Updated: Nov 8




As the most important climate election unfolds in the USA, University of Cape Town Associate Professor of Architecture Nic Coetzer chats to Don Albert about the tumultuous decade since the publication of his firm’s eponymous monograph SOUND SPACE DESIGN exactly ten years ago, its principle essay NOT KNOWING, what has changed since, and his upcoming city planning manifesto NOW WE KNOW.


Guest editor - Robyn L Harding


In October of 2010, after little more than a decade of diverse award-winning projects in South Africa, UCLA masters graduate and Fulbright Scholar Don Albert published what remains one of the most audacious architectural monographs ever. While some scratched their heads, others, like his contemporary Mokena Makeka, praised its mix of both realised and theoretical projects and the seminal way in which it promoted an emergent approach towards digital design which is now ubiquitous.

In this lengthy Zoom interview, guest-edited by visual artist, landscape architect and urban designer Robyn L Harding, Associate Professor at the University of Cape Town Dr. Nic Coetzer reconnects with Don to revisit some of the key ideas in the principle essay Not Knowing, the post-truth culture wars that have raged since, and what brought about Don’s climate change epiphany which is proving to be a utopian pivot away from the experimental bravura of his early career.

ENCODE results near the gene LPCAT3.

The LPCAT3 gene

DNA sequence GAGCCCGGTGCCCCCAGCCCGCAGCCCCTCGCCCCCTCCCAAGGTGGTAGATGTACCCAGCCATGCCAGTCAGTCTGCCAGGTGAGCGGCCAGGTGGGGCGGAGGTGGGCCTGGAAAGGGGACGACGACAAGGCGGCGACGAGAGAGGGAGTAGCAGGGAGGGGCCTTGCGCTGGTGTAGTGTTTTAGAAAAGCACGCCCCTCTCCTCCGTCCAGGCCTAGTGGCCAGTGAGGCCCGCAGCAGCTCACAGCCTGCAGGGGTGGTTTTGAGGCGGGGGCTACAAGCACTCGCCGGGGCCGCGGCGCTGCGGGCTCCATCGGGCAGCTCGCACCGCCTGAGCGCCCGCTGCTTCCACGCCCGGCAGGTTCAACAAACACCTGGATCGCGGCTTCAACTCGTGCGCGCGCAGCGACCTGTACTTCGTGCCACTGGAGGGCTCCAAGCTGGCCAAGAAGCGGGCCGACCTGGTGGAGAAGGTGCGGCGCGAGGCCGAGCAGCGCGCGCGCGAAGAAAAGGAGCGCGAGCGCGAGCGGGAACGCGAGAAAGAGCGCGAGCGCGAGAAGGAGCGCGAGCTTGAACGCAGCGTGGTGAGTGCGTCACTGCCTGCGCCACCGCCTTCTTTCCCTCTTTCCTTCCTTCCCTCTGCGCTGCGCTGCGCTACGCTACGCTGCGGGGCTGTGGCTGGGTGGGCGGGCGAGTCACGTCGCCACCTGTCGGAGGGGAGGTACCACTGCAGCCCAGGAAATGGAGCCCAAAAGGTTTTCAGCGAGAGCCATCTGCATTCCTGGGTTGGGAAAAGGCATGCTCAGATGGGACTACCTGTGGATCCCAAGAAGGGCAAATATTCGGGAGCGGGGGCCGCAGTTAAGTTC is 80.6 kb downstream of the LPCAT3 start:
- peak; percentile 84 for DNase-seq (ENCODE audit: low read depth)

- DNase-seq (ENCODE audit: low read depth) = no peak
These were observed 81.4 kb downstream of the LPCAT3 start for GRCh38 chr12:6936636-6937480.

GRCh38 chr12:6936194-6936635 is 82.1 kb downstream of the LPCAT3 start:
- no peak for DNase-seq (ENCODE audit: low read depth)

Nic Coetzer - Hey, Don. It's been 10 years since you wrote that book... (lifts copy of SOUND SPACE DESIGN)


Don Albert - Yes, with a bit of help from you!


Nic Coetzer - So what a different world it is since then. Let's hear you've been up to? I think you've moved around a lot! 


Don Albert - Where to start?... Before the book launched in South Africa I had planned to move to Singapore after I was appointed on a giant observation wheel project in India. So that took me to India on and-off-for four years and I opened a branch office in Singapore to be closer to the project. Being in Singapore I realised that I needed a weekend place away and friend alerted me to the sale of a mutual friend's property in Canggu Bali. As it turned out, the project in India got shelved, so I actually needed to develop the Bali property to its full potential.

That's what started the Voyager Boutique Creative Retreat, which I ran there for five years with my partner at the time as an ‘Arts Ashram’. I then sold it, moved back to Johannesburg for a year but ultimately the buyers reneged on the final tranche and I had to return to Bali, refresh the hotel and launch another restaurant! Vegan of course! And then sell it again! 




Nic Coetzer - Quite an adventure! Do you miss Bali? Is it what you imagined it would be?